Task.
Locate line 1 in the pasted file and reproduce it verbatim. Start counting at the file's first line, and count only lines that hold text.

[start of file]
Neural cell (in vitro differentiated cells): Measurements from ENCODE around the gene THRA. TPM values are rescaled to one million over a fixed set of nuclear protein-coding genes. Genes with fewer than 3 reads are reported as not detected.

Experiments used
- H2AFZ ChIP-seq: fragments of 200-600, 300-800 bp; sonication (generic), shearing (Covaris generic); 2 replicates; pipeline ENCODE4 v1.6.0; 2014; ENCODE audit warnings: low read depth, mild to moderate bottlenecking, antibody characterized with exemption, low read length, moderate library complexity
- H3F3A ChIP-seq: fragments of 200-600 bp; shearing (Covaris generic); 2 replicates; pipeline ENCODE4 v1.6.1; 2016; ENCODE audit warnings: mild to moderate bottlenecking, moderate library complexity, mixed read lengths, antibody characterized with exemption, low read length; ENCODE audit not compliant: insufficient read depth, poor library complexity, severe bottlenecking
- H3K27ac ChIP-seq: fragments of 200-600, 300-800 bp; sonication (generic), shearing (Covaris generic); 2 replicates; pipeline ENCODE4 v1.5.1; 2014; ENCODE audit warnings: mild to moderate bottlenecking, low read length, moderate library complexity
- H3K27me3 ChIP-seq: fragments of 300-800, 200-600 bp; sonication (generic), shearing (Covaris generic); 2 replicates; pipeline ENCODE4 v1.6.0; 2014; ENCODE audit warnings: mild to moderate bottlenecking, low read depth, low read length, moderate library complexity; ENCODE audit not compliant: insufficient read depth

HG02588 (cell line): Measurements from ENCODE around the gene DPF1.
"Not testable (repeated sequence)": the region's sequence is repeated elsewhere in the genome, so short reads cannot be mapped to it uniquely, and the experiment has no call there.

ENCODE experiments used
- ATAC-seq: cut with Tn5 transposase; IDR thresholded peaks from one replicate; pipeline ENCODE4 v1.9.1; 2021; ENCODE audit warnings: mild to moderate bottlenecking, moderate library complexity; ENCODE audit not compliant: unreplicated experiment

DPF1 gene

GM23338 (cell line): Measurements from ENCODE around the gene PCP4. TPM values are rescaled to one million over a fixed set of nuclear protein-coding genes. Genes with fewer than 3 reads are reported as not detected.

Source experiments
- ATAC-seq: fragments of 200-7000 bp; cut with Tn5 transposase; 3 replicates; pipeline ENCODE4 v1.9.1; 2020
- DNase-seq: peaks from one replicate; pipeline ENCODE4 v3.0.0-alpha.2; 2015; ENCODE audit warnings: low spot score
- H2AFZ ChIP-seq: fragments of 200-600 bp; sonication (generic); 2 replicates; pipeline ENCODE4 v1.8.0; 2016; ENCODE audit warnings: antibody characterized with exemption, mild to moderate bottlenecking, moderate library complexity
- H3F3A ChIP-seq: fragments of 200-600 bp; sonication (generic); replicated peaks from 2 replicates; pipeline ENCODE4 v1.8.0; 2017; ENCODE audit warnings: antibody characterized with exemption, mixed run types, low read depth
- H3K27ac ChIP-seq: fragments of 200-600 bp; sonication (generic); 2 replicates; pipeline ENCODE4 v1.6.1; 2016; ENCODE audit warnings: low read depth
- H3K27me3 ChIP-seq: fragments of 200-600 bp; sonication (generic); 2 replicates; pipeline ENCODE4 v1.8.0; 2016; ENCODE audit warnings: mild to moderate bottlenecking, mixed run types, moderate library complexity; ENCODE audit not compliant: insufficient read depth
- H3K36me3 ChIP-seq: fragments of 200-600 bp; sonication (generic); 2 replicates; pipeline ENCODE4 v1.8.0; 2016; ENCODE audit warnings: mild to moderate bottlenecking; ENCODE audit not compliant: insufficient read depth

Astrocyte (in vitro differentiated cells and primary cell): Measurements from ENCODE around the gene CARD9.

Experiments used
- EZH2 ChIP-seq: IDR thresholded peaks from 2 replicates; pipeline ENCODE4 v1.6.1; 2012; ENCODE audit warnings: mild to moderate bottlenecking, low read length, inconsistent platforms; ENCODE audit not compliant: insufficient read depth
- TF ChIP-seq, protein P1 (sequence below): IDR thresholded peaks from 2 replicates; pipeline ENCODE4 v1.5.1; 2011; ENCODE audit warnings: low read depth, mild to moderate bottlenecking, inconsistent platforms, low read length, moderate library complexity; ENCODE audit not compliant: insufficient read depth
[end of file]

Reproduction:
Neural cell (in vitro differentiated cells): Measurements from ENCODE around the gene THRA. TPM values are rescaled to one million over a fixed set of nuclear protein-coding genes. Genes with fewer than 3 reads are reported as not detected.